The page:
The point by point comparison of the warning signs of anorexia and our culture's attitude toward body size is amazing. He also explains how unnatural thinness has become a status symbol for the upwardly mobile in work and courtship.

Some have faulted Campos for his chapter on fat and the impeachment of Bill Clinton, but I find it revealingly relevant. Humor is a weapon with a very sharp edge, and Campos points out that there was a clear, political agenda in the attempts to portray Clinton as fat, careless and out of control.

To downplay the degree to which fat people can be marginalized by humor is identical with downplaying racist, sexist, or anti-Semitic jokes. Jokes don't harm anyone, right? People making such jokes can have their prejudice reinforced by others who have bought the myth that all fat people are by definition incompetent and out of control, because of the staggeringly incorrect assumption that anyone who makes a concerted effort can permanently lose weight. If that were the case, no competent person would be fat.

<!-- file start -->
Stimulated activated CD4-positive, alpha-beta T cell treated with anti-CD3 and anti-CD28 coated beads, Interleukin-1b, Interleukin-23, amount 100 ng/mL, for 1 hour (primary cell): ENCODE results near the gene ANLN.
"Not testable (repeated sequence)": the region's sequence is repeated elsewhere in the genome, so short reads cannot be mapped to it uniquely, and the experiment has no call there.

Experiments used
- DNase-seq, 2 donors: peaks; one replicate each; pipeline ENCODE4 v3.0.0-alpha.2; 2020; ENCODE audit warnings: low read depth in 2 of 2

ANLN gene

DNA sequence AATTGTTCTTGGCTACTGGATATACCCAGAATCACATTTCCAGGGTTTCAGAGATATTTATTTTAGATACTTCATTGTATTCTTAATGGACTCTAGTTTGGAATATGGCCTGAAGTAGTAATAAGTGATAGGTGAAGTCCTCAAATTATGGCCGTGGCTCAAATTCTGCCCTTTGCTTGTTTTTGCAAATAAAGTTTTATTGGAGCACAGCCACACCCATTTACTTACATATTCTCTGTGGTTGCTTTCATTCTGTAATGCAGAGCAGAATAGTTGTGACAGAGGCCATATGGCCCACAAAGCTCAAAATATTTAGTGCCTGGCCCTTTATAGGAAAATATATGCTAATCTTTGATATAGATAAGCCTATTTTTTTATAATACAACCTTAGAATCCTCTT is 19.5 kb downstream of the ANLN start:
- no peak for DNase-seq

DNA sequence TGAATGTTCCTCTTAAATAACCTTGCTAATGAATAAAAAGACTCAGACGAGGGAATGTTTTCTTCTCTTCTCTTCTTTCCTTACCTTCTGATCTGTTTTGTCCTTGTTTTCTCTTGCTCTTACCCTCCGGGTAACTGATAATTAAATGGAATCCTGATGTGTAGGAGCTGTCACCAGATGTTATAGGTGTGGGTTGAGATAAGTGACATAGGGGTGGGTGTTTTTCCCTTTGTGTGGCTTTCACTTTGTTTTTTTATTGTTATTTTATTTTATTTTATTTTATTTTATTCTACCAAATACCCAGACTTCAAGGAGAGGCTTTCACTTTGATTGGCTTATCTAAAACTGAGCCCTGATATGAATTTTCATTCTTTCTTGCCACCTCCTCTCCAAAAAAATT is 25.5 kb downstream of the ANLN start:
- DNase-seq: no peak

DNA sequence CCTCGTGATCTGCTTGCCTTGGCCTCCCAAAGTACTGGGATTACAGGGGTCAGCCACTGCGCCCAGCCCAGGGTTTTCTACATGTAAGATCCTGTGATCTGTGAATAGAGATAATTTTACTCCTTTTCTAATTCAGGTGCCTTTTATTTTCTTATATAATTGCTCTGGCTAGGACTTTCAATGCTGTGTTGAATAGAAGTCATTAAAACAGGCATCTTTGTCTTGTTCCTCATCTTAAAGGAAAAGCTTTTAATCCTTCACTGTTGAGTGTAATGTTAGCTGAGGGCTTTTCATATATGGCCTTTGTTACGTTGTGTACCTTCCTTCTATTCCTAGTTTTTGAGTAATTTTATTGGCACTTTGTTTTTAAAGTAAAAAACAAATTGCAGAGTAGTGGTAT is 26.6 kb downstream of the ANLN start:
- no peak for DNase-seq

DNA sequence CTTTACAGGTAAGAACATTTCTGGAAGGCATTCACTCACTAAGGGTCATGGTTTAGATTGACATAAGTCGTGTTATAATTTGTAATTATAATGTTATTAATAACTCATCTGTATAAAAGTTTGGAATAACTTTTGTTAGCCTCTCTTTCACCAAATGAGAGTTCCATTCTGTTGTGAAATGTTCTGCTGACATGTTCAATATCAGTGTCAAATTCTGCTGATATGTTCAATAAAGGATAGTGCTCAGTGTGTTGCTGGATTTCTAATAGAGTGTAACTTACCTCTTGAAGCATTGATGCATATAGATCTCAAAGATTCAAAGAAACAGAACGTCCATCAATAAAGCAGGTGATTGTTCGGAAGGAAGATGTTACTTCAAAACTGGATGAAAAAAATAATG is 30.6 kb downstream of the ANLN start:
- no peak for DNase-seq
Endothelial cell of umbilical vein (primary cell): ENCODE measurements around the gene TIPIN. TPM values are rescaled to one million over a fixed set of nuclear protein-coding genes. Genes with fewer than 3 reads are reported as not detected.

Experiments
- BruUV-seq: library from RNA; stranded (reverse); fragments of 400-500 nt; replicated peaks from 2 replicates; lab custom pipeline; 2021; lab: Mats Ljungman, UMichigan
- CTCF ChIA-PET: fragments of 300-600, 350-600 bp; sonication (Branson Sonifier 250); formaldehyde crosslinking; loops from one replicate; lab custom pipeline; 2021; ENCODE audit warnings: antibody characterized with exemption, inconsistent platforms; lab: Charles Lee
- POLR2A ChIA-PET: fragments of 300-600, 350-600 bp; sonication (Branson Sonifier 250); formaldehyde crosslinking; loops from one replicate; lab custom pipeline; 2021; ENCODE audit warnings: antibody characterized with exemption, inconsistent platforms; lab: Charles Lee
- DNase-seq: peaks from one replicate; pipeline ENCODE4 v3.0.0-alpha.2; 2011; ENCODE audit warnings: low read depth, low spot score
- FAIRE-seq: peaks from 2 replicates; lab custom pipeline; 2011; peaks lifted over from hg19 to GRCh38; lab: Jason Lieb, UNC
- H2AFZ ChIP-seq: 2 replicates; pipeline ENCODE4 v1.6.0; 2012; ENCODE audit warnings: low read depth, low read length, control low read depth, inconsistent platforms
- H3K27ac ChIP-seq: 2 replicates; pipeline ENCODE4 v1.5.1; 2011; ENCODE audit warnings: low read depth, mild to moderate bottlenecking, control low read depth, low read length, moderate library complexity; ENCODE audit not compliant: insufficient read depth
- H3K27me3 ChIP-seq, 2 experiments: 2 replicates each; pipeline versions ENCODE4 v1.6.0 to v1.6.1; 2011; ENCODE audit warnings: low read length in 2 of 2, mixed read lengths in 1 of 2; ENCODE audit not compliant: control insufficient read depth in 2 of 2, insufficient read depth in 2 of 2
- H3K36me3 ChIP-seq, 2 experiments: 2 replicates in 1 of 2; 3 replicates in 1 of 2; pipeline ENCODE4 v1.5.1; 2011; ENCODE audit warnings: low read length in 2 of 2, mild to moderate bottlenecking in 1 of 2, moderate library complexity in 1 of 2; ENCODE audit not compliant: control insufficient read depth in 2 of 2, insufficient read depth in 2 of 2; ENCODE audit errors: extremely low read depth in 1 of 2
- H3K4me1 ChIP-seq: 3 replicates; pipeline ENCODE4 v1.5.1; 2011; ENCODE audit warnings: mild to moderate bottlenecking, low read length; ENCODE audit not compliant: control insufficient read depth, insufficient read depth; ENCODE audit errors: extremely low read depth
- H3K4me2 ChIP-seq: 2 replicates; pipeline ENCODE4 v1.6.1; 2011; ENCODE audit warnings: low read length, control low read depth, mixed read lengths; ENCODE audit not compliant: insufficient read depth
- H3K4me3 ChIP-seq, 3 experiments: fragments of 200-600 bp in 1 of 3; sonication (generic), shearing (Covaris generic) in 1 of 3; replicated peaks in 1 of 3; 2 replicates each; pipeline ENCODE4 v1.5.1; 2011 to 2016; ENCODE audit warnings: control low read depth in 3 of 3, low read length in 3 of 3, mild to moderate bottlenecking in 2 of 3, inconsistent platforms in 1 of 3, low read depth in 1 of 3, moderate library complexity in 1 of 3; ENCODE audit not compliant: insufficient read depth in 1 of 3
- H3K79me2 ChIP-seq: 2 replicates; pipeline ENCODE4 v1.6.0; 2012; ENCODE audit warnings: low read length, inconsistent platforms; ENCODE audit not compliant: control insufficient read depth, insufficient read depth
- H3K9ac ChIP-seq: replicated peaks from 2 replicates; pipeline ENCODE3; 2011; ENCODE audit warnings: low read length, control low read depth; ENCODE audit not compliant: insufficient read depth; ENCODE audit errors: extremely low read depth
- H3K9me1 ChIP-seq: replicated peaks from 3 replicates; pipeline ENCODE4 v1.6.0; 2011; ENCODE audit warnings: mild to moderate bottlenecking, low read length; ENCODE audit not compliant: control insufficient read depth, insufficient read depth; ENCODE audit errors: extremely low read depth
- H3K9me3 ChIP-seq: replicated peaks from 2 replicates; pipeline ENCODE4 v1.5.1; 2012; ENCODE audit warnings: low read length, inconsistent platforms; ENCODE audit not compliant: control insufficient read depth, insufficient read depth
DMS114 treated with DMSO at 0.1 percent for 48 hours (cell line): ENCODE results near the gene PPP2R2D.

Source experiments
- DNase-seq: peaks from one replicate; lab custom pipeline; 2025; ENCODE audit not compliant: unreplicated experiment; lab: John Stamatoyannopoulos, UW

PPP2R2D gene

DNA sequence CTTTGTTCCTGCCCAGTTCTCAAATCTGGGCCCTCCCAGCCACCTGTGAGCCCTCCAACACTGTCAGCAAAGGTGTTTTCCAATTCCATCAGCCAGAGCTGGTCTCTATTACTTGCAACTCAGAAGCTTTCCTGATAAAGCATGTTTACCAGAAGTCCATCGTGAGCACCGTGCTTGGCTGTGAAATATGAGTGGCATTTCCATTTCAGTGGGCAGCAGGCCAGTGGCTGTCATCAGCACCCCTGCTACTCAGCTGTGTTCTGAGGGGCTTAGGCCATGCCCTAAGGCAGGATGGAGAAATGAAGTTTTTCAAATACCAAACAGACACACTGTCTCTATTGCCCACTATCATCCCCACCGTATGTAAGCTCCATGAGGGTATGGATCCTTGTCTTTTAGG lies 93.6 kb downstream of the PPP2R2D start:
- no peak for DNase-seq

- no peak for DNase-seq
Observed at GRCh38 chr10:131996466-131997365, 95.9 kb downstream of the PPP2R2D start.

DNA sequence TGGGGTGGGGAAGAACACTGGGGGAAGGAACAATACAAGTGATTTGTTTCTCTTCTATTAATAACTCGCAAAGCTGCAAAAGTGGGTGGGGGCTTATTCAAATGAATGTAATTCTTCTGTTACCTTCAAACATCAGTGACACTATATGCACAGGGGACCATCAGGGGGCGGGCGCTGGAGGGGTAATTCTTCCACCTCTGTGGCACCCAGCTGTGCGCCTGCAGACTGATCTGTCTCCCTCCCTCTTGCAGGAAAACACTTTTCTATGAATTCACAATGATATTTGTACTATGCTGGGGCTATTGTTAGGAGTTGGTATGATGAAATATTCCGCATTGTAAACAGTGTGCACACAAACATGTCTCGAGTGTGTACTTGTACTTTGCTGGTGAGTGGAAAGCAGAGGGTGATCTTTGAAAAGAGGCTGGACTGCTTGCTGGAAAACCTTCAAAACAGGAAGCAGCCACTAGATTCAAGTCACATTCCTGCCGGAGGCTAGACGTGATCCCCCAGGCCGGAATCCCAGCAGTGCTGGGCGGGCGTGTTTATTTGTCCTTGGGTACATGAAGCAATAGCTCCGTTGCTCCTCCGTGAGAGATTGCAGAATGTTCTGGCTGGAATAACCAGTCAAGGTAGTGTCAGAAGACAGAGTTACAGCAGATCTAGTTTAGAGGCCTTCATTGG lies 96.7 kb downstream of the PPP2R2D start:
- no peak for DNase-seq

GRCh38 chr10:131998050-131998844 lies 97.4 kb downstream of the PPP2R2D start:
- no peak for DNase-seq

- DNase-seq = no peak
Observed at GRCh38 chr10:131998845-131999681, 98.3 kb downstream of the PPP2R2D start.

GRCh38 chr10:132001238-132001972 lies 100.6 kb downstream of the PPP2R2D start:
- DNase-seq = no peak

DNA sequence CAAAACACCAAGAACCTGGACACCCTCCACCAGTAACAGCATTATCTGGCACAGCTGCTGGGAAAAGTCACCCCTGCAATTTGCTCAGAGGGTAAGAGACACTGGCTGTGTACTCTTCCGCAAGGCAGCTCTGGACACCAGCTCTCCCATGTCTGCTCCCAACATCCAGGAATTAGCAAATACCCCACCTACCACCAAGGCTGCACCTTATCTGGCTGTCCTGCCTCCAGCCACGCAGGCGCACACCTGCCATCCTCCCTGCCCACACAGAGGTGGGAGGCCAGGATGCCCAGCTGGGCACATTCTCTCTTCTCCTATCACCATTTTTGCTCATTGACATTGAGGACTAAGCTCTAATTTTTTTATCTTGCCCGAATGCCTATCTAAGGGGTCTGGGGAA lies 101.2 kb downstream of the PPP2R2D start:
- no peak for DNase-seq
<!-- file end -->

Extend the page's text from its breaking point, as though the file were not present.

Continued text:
I conclude with just one last quote. "The things many Americans worship today—'health,' 'fitness,' a perpetually youthful body—have become so closely associated with staying or becoming thin that, for all practical purposes, what such people worship is a god of perpetual slenderness." [The Obesity Myth, p. 233]

In interviews when the book came out—I don't remember seeing it in the book itself—Campos has coined a useful phrase, "Body Liberation," which he prefers over "Size Acceptance." That sounds fine to me—I'll have both, please.

More information is available at obesitymyth.com.

Buy this book at Powell's


© Lynne Murray